If a position is too large you will likely get knocked out, whereas if it is right sized you can ride the volatility and hang in there. You will be in a position to press your bet when conditions dictate. You must consider and match your time horizon with your investment thesis. This is particularly applicable with uranium as we know its not yet prime time, but it will be, it’s just a matter of time. The question is in how much time and when will the market begin pricing higher price in? If the thesis requires 5-7 years to run then we need to size our position for this time period. Stated differently your investment horizon must match your idea horizon

This uranium sector is a wile beast. We can use it to make huge returns, but we need to bring our best game to the fight. Equip yourself with the appropriate tools and we can harness the power of this sector.

The Cycle

The uranium sector can fly higher than you can imagine and fall further than one can predict. Due to the inherent volatility the way to make a fortune in the sector is to buy in the bottom of a cycle. The best way to do this is to wait for a bust. We have now seen such bust as was described in part I so we know that we are now in the buy zone. It’s just now a function of refining the entry point.

Uranium- The incredible metal.

Uranium is a super concentrated metal. It is so dense that a one gallon milk carton filled with uranium would weigh 150 pounds. 13 of those milk cartons of uranium produces the same amount of energy as 80,000 barrels of oil. It’s relatively plentiful, with 40 times more of it in the earth’s crust than silver.  In a future powered by electricity uranium is an indispensable metal.

All markets are cyclical… So it helps to know where you are in the cycle-Plunger

I spend a lot of time thinking about how price fits into the big picture. It is why I have expanded Robert Rhea’s psychological phases of markets into a Chartology model. I find it’s an essential element in my tool box which gives insight into where a market is in its cycle. Applying this skill set towards uranium is somewhat problematic since its such a small sector and there are only limited data samples. So I am going to use Cameco as a proxy for the industry in my analysis. Cameco produces 20% of all industry production and is a company which must ultimately survive on its own as it’s not subsidized by a national government. Production from Kazakhstan however, is somewhat artificial as initial exploration and development occurred under the Soviet model where cost was not a prime consideration. Much of the development would not have occurred using a profit and loss discipline. So I think an analysis of the price action of Cameco offers us the best proxy of industry performance.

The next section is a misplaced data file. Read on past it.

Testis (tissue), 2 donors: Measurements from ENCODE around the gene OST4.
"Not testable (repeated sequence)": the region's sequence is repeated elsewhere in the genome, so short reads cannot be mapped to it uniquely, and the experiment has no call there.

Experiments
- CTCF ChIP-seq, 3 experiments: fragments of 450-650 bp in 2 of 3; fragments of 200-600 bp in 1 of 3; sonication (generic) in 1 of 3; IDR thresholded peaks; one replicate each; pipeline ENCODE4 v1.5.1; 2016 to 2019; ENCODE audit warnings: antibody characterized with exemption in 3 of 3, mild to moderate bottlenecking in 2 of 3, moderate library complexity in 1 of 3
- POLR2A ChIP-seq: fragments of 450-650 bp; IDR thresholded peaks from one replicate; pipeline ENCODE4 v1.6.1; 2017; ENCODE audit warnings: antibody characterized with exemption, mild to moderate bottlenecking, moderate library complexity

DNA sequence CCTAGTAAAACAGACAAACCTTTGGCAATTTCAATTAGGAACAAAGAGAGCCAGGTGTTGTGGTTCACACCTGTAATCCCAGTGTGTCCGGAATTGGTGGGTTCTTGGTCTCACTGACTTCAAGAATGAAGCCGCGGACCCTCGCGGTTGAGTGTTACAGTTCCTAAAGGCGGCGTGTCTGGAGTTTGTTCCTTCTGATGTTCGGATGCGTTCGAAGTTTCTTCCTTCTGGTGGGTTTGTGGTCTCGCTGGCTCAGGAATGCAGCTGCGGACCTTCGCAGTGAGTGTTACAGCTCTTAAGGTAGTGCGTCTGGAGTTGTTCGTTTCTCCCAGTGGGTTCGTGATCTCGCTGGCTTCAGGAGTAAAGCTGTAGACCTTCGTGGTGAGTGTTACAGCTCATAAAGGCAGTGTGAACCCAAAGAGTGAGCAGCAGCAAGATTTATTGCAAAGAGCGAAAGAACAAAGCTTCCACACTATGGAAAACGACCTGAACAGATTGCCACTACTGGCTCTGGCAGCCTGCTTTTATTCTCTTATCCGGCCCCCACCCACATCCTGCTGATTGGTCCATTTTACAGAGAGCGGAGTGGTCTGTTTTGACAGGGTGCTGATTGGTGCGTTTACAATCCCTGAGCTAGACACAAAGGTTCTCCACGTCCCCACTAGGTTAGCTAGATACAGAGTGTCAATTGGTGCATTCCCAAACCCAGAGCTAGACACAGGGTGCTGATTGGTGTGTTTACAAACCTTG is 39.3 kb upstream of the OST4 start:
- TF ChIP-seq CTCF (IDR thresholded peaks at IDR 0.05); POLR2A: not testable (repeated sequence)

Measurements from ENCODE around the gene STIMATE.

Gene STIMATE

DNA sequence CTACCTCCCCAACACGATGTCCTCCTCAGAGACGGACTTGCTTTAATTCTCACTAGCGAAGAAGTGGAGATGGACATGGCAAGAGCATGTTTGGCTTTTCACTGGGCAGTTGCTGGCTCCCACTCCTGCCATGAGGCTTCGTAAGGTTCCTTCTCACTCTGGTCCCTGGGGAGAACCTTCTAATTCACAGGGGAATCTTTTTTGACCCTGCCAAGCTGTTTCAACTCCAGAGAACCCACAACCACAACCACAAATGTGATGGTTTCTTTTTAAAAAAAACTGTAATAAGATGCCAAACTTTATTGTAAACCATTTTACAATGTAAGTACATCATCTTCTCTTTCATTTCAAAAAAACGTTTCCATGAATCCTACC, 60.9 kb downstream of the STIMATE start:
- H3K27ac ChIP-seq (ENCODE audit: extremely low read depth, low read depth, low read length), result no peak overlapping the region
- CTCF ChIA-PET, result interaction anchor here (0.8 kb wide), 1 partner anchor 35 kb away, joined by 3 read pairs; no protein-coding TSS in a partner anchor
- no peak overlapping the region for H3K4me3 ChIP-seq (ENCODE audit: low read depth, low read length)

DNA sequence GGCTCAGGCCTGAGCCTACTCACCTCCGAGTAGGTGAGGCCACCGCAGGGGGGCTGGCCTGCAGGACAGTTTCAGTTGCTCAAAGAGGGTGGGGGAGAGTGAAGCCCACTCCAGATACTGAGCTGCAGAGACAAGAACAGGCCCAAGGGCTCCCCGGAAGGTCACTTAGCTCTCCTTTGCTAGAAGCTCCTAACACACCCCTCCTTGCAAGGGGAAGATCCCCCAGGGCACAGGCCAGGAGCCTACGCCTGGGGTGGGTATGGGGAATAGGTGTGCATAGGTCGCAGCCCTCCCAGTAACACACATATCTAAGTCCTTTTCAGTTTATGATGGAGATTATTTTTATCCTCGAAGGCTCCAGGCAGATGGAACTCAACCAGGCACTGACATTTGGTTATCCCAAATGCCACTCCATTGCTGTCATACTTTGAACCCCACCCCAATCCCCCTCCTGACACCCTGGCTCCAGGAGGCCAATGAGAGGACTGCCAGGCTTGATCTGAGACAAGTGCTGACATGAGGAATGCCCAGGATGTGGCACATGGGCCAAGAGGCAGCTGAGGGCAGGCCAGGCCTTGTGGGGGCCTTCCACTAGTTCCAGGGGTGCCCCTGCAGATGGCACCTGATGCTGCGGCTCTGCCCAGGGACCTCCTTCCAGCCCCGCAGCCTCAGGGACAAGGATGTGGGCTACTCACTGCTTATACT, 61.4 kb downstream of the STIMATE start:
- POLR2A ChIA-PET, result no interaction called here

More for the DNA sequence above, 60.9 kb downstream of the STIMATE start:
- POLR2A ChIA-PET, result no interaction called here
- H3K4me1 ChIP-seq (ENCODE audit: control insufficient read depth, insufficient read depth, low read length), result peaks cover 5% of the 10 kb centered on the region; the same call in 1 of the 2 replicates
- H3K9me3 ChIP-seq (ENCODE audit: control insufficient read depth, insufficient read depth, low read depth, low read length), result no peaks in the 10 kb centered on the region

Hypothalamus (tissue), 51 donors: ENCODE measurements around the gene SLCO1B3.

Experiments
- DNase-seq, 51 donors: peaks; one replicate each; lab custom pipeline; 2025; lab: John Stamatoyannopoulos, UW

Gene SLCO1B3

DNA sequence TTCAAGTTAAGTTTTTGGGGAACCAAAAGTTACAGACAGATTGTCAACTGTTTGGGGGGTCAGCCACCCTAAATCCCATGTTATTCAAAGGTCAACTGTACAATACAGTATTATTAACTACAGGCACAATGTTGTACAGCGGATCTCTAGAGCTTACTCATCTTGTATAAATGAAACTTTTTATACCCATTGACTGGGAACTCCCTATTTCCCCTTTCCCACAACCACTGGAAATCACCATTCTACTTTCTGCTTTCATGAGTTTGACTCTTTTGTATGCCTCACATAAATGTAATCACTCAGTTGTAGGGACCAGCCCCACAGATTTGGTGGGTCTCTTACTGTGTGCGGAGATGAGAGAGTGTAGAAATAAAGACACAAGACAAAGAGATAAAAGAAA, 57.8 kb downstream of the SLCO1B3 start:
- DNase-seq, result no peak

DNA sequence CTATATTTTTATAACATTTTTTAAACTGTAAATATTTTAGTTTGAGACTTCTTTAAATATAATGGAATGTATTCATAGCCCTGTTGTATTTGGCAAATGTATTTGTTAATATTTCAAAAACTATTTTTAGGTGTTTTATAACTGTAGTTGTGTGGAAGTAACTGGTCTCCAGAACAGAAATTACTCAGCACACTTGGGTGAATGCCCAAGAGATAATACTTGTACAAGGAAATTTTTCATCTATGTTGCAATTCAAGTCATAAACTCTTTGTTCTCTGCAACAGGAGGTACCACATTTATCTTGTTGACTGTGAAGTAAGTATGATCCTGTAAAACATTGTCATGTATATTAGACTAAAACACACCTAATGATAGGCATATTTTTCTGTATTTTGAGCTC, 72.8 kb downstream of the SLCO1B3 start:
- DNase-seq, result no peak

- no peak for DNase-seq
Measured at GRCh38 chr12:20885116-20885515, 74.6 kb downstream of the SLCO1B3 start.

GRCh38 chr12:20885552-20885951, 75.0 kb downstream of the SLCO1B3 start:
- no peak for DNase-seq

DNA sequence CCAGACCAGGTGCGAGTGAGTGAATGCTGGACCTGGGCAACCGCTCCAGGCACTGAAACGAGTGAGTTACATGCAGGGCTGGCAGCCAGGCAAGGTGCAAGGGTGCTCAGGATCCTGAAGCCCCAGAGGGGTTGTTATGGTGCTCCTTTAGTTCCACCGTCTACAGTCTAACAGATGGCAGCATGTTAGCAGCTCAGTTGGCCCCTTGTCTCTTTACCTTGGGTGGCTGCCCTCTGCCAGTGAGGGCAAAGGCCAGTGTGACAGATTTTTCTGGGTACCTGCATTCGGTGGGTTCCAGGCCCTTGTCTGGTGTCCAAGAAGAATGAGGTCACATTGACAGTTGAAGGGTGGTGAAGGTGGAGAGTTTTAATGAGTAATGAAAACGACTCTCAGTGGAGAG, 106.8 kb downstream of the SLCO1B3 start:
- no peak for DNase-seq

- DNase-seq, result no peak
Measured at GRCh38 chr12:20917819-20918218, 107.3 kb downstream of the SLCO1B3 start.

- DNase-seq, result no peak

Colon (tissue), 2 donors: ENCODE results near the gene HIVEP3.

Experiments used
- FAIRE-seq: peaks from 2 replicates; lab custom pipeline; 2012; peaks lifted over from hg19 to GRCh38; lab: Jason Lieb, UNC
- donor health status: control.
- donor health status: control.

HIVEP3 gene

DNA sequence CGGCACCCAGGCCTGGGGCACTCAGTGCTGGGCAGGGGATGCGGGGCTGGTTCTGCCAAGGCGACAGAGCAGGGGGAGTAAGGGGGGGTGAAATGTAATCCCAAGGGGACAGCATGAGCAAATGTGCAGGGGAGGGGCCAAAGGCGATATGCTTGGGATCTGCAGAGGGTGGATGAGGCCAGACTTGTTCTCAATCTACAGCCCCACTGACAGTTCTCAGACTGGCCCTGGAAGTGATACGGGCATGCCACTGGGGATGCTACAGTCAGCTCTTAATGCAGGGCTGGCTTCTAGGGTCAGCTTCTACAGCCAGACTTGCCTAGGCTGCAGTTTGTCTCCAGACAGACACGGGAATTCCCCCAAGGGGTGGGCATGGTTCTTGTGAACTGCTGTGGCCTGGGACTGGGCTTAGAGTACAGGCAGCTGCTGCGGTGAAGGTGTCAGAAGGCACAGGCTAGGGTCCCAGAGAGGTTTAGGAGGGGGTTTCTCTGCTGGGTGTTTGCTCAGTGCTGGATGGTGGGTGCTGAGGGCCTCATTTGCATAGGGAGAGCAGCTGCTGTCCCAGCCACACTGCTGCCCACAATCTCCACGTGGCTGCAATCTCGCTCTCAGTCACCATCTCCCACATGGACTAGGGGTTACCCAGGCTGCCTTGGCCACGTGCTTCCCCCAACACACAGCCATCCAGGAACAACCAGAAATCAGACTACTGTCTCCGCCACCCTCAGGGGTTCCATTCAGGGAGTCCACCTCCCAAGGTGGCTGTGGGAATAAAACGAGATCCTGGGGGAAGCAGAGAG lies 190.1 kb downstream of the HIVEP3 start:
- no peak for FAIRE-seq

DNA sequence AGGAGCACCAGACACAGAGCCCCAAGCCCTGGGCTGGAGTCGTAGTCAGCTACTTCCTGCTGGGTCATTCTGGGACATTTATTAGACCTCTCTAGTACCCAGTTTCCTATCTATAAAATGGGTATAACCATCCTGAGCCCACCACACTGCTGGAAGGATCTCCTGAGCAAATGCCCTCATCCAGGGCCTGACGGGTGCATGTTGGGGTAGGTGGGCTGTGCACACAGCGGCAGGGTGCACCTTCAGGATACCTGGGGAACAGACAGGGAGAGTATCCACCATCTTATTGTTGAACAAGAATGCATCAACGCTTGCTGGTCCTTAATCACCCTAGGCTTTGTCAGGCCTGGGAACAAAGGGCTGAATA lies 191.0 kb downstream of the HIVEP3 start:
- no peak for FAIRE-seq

Uranium Stocks Secular Bull Phases

As Rambus often says nowhere else in the world are you going to get the following insight and analysis. It’s unique and not to be found anywhere else. IMO it’s the principle benefit of what this site delivers. In order to identify the cycles of the uranium market I will adapt some major assumptions which as of yet are unproven. My chief assumption is that we saw a major bear market bottom in late 2016. Later on I will show you the model and analysis which leads me to this tentative conclusion. In Part I we saw the long duration bull markets that have occurred in the uranium price. It is my premise that we are currently in the third secular bull market in uranium and it began in the year 2000. Phase I, the accumulation phase, lasted from 2000 to 2002. Phase II, the mark-up phase, lasted from 2002 to 2007. In phase II Cameco went from under $3 to $48 and whenever sectors have such huge gains it typically requires prolonged periods to consolidate those gains. This consolidation period appears to have taken 10 years in this sector. This is similar to the rise in oil from 1972-1980, undergoing a rise from $2 to $40 requiring a consolidation lasting 24 years before it could break out of its consolidation trading range.